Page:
1.The selected foreign nation for comparison with Australia is United Kingdom (UK). The analysis of this legal system with regards to the Hart’s description of a legal system is carried out below..
This rule demands that there are identifiable sources which have the requisite authority to enact laws. This is adhered to in UK considering the three major law sources on which it is based. The first is the most exhaustive and comprises of statute law i.e. laws which are made by the legislation and enacted by those bodies which have been entrusted with making laws on various subjects. Also, important principles are provided by common law which are observed while making laws and judgements. Yet another source of law is EU law considering the historical reasons when UK was part of EU and hence expected to adhere to various regulations passed by the EU.
Australian also has a comparable legal system which complies with description given by Hart since the respective sources of law are clearly defined and tend to overlap with that of UK. The most critical difference between the two is that in Australian context, constitution tends to serve as a crucial law source which is not the case in UK since it does not have a written constitution and hence conventions are considered more important.
In the UK legal system, the system of changing law by forming new legislation and repealing of old laws has been clearly defined and outlined. The legislative process is quite standardised and is not arbitrary. Besides, changes in law can also be initiated by people through the use of petition system which create obligation on the lawmakers to consider various subjects that people may consider necessary. Also, unlike Australia and other countries with written constitutions, the power to change laws is more for the British Parliament.
The Australian legal system is also dynamic with regards to changing and repealing old laws. The procedure in this regards is well defined and adhered to. Further, during the enactment of new legislation, comments from public are also taken through draft legislations which allows the laws to be in line with the expectation of the people. Additionally, power to change laws is exhibited between the State and Centre in accordance with the constitutional separation of powers.
It is natural to expect that there would be legal disputes since laws would be broken and hence well-defined adjudication mechanism must exist. In this regards, a key role is played by the judiciary which in case of UK till recent times was also supported by executive and legislature since separation of powers was quite loose. In the recent past, measures have been initiated which has led to higher independence of the judiciary system and to improve the efficiency of the adjudication system.
In case of Australia, the judiciary has exhibited more freedom from the other organs of the government. Further, there exists a defined and dedicated judiciary consisting of courts at various levels to deal with different matters. In addition, to aid in adjudication, there are alternative mechanisms such as administrative tribunals.
The key issue in this case is to determine whether the contract enacted between Angelo and Barry would be voidable by Barry based on the misrepresentation made by Angelo as per common and statute law.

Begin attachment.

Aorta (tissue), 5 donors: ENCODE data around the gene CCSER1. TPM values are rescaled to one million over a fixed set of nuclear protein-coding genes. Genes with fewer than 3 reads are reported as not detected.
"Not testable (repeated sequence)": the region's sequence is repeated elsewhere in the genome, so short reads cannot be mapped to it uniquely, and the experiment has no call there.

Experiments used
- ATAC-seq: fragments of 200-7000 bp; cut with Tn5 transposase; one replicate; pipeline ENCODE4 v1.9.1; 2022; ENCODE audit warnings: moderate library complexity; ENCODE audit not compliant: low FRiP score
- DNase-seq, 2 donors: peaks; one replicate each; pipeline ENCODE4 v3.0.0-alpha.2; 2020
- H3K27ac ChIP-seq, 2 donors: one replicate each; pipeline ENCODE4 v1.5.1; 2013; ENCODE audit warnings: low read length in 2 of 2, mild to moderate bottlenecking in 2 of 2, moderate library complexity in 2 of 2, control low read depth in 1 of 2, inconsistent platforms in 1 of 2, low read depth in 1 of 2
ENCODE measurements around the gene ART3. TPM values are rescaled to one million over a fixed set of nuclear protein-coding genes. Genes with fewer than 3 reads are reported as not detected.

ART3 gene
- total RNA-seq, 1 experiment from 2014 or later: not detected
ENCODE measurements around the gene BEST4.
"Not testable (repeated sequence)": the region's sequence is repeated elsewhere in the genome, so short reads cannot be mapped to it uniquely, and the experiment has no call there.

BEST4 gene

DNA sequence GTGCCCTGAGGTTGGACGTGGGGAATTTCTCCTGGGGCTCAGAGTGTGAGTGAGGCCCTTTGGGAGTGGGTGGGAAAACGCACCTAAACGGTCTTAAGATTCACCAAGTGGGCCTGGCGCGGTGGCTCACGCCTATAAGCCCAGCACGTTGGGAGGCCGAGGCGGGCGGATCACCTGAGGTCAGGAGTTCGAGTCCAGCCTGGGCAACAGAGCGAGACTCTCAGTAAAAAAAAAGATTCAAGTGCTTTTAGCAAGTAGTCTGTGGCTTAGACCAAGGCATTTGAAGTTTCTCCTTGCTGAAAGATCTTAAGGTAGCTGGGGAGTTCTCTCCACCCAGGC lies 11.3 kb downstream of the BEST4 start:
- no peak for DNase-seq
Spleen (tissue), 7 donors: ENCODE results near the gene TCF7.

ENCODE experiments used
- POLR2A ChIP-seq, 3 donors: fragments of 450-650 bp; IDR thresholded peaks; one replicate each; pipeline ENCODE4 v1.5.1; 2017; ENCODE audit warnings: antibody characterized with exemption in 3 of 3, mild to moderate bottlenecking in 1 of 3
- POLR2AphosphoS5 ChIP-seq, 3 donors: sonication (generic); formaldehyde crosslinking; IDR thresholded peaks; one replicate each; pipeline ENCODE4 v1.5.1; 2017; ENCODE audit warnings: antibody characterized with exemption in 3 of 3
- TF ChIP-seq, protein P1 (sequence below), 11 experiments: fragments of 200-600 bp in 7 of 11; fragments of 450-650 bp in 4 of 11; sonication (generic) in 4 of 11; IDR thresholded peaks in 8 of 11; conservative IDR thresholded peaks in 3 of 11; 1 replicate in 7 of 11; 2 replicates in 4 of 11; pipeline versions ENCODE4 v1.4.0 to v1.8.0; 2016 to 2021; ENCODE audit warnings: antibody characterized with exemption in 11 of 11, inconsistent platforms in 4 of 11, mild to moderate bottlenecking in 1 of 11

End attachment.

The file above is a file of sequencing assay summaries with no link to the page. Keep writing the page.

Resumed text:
In the negotiation period (pre-contractual phase), the seller states several representations to the buyer in regards to bring the buyer into contract. In this phase, it may be possible that seller makes wrong representations to attract the buyer and these false representations would be termed as misrepresentations. These misrepresentations can be intentional or by mistake in the wake of negligence of seller. When the seller does not want to make false representation to the buyer but by mistake or negligence of seller, he/she has made wrong representations would be categorized as negligent misrepresentation. While, the seller is aware about the validity of the representation and knowingly has made wrong misrepresentation, then it would be categorised as fraudulent misrepresentation. The contract which is made based on the fraudulent misrepresentation can be declared as void contract on the part of plaintiff. In such cases, the financial damages would be recovered on the part of innocent party from accused party.
There are two main aspects related to the presence of misrepresentation are highlighted below:
- The false representation must not be an opinion or futuristic estimation and hence, it must be related to factual information. This is because opinions are nothing but self-assessment and hence, it is difficult to establish the misrepresentation in such cases. Similarly, one cannot forecast the validity of the futuristic representation and hence, any futuristic estimation by the seller would not be considered under misrepresentation. Hence, only factual representations would be taken into consideration and would be used to check whether the seller has falsified the factual statements or not. In accordance with the judgement given by honourable court in the Smith v Hughescase, the misrepresentation by seller only for factual statements would be taken into consideration and also, any postulations on the part of buyer would not be considered under misrepresentation.
- Only those factual statements would be taken as decision making variables, those are having significance importance for the buyer. It means that misrepresentation of any insignificant factual statements would not make a contract voidable. In this regards, it is noteworthy that before the enactment of the contract, if buyer has the position to verify the made representation, then it is essential that buyer must verify and do not behave negligently. The decision of Redgrave v Hurd case is the evidence of this aspect where the negligent behaviour of the buyer is enforced by the contract.
In accordance with common law and Australian Consumer Law, the Competition and Consumer Act 2010 would be taken into consideration. As per s. 54, an inherent consumer guarantee is extended to the buyer that the seller must disclose any pending security. Violation of this guarantee would extend a right to the buyer to claim for the damages from seller. Also, as per s. (18) of Australian Consumer Law, the deceptive conduct of the concerned seller would be taken into consideration. The requisite aspects of this section are highlighted below: